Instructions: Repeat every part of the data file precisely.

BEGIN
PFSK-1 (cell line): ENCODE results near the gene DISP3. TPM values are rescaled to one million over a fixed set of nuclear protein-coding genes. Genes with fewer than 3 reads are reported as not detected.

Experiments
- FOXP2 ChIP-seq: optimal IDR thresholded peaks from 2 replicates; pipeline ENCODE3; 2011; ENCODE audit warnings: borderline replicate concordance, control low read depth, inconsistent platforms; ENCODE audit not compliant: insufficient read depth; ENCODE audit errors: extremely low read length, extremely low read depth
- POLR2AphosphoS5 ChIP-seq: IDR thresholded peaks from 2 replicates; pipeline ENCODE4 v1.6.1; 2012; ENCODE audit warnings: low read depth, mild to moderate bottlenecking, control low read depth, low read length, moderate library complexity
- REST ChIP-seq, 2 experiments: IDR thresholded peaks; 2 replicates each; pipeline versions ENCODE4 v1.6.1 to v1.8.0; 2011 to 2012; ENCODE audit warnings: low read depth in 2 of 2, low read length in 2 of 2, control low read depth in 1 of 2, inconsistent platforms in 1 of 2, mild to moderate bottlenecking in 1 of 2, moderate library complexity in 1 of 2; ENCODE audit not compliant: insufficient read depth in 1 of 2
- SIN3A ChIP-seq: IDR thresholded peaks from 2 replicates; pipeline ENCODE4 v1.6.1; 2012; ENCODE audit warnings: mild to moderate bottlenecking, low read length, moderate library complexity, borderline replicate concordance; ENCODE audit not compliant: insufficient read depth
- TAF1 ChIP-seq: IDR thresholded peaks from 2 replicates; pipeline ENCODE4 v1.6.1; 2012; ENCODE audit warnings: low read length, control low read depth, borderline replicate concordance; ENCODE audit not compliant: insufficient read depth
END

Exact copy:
PFSK-1 (cell line): ENCODE results near the gene DISP3. TPM values are rescaled to one million over a fixed set of nuclear protein-coding genes. Genes with fewer than 3 reads are reported as not detected.

Experiments
- FOXP2 ChIP-seq: optimal IDR thresholded peaks from 2 replicates; pipeline ENCODE3; 2011; ENCODE audit warnings: borderline replicate concordance, control low read depth, inconsistent platforms; ENCODE audit not compliant: insufficient read depth; ENCODE audit errors: extremely low read length, extremely low read depth
- POLR2AphosphoS5 ChIP-seq: IDR thresholded peaks from 2 replicates; pipeline ENCODE4 v1.6.1; 2012; ENCODE audit warnings: low read depth, mild to moderate bottlenecking, control low read depth, low read length, moderate library complexity
- REST ChIP-seq, 2 experiments: IDR thresholded peaks; 2 replicates each; pipeline versions ENCODE4 v1.6.1 to v1.8.0; 2011 to 2012; ENCODE audit warnings: low read depth in 2 of 2, low read length in 2 of 2, control low read depth in 1 of 2, inconsistent platforms in 1 of 2, mild to moderate bottlenecking in 1 of 2, moderate library complexity in 1 of 2; ENCODE audit not compliant: insufficient read depth in 1 of 2
- SIN3A ChIP-seq: IDR thresholded peaks from 2 replicates; pipeline ENCODE4 v1.6.1; 2012; ENCODE audit warnings: mild to moderate bottlenecking, low read length, moderate library complexity, borderline replicate concordance; ENCODE audit not compliant: insufficient read depth
- TAF1 ChIP-seq: IDR thresholded peaks from 2 replicates; pipeline ENCODE4 v1.6.1; 2012; ENCODE audit warnings: low read length, control low read depth, borderline replicate concordance; ENCODE audit not compliant: insufficient read depth